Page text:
Choosing colour can be really difficult. Different lights change the colour and can change the mood of a space very quickly. It was important to me not to follow short-lived trends of what is currently in fashion and instead, my priority was to make sure the colours and style sat harmoniously together. I was also really careful to keep the heritage of the house in mind when making my colour decisions.
Selecting the right blue was not a five minute task! I had to trial lots of different blue paint brush-outs before deciding on Olympian Blue. I used it in the entry hallway, and for the wall that forms the backdrop to the dining area. We also used the same Olympian Blue for the vanity units so that the dark blue flowed through to the rest of the house.
Where did you draw your inspiration from?
My very first spark of inspiration for the house came to me one day as I was walking along Portobello Road in Notting Hill. The road is lined with these beautiful pastel-coloured homes, and I remember spotting one that was a lovely peach colour and thinking to myself, ‘That is the colour I want for my house!’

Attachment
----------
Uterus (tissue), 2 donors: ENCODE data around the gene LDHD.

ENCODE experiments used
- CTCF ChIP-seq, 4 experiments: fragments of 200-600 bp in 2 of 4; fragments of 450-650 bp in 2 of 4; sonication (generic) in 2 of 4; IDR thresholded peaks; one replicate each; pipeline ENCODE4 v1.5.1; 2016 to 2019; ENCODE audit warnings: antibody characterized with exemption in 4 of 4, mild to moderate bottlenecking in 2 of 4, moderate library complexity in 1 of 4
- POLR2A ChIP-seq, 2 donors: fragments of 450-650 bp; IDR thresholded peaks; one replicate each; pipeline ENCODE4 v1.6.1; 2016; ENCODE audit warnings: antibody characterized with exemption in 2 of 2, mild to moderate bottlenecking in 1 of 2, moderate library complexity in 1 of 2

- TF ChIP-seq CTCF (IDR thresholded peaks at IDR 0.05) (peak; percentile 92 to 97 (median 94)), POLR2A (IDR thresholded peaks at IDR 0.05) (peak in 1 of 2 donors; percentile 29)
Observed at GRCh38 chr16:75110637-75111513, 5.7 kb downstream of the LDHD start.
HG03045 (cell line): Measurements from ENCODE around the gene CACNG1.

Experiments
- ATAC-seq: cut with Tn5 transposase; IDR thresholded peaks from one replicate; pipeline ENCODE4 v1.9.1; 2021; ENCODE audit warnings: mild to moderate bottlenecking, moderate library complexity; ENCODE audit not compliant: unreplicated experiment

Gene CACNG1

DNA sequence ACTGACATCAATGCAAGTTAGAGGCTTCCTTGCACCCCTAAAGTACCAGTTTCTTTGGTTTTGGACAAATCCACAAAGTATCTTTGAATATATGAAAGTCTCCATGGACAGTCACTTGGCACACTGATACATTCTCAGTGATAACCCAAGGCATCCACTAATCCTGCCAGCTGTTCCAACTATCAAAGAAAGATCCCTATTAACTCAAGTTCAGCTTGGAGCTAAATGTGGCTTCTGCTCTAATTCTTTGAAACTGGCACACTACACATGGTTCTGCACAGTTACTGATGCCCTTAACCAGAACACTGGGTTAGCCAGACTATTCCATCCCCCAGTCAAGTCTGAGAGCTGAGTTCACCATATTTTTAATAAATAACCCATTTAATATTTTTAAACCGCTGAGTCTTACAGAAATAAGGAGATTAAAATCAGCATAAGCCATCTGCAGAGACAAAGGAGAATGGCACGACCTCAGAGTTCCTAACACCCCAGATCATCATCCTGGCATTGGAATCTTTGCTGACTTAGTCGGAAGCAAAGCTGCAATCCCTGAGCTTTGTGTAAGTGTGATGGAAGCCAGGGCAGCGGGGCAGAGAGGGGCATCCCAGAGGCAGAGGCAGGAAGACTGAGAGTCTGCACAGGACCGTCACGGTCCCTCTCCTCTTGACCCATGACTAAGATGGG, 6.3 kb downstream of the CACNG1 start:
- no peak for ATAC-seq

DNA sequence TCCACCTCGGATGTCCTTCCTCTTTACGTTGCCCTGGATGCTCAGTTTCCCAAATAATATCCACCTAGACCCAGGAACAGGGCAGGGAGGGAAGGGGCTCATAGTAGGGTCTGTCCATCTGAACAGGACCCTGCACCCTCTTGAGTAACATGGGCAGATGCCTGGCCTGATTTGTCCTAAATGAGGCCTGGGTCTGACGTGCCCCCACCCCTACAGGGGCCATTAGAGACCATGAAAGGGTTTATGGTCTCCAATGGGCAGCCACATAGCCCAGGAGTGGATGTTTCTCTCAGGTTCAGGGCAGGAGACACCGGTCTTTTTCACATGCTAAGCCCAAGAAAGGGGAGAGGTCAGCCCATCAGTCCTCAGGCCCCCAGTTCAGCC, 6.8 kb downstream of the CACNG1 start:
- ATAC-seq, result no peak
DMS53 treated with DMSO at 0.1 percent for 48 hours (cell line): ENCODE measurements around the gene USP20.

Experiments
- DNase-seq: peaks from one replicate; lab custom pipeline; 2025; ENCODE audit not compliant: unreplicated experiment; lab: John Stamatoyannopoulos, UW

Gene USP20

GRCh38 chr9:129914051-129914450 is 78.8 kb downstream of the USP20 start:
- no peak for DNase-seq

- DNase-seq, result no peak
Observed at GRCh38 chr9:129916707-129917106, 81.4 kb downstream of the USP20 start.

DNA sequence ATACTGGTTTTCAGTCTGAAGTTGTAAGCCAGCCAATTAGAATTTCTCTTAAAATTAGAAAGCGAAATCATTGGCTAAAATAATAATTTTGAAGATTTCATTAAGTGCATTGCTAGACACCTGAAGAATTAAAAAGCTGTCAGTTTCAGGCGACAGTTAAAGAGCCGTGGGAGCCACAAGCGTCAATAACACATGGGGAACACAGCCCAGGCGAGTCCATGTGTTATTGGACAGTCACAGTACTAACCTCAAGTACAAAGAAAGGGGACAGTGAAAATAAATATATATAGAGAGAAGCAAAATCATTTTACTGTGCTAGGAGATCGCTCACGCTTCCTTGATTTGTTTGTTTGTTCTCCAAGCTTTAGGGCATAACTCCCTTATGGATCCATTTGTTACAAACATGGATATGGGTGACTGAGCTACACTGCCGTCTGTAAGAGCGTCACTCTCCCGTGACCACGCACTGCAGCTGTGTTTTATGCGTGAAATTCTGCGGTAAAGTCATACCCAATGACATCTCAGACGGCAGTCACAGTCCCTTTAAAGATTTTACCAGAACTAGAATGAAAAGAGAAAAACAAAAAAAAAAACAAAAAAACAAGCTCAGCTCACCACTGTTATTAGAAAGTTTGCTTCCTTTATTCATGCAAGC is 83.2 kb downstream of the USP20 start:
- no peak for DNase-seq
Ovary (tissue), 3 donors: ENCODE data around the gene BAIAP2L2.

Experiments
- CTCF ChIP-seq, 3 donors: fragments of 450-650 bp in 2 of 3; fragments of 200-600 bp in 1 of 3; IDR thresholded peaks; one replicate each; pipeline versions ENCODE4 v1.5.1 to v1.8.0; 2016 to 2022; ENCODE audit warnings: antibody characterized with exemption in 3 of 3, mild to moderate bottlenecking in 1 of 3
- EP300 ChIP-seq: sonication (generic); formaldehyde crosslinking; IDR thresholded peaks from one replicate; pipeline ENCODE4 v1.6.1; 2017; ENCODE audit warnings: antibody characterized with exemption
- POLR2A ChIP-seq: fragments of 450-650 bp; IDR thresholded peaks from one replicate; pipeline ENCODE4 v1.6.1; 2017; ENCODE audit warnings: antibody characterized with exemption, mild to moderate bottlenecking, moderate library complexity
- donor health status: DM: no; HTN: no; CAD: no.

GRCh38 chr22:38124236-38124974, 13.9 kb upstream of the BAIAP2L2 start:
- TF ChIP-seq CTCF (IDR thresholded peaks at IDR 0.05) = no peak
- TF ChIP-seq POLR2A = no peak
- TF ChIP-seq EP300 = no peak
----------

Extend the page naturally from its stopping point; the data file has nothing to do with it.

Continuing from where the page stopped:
I knew I didn’t want to paint the entire house peach though, so I decided the front door would be where the peach would feature. I searched around and salvaged a 1920s timber door on eBay, with a beautiful art deco lead glass panel. We shipped it home from London, and it became one of my main sources of inspiration for the renovation.
How would you describe your design style?
I always like an interior to have an elegance about it, but at the same time to still feel easy and relaxed. I also try to think long-term whenever I’m designing a space: it’s important to think about whether the space will stand the test of time, or whether it is just an ‘on trend fad’.